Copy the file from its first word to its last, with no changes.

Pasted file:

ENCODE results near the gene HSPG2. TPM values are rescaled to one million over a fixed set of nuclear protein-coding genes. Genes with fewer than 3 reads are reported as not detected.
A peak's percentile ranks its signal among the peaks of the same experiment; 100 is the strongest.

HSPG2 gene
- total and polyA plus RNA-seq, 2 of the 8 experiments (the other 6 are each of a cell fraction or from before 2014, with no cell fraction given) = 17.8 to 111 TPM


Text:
ENCODE results near the gene HSPG2. TPM values are rescaled to one million over a fixed set of nuclear protein-coding genes. Genes with fewer than 3 reads are reported as not detected.
A peak's percentile ranks its signal among the peaks of the same experiment; 100 is the strongest.

HSPG2 gene
- total and polyA plus RNA-seq, 2 of the 8 experiments (the other 6 are each of a cell fraction or from before 2014, with no cell fraction given) = 17.8 to 111 TPM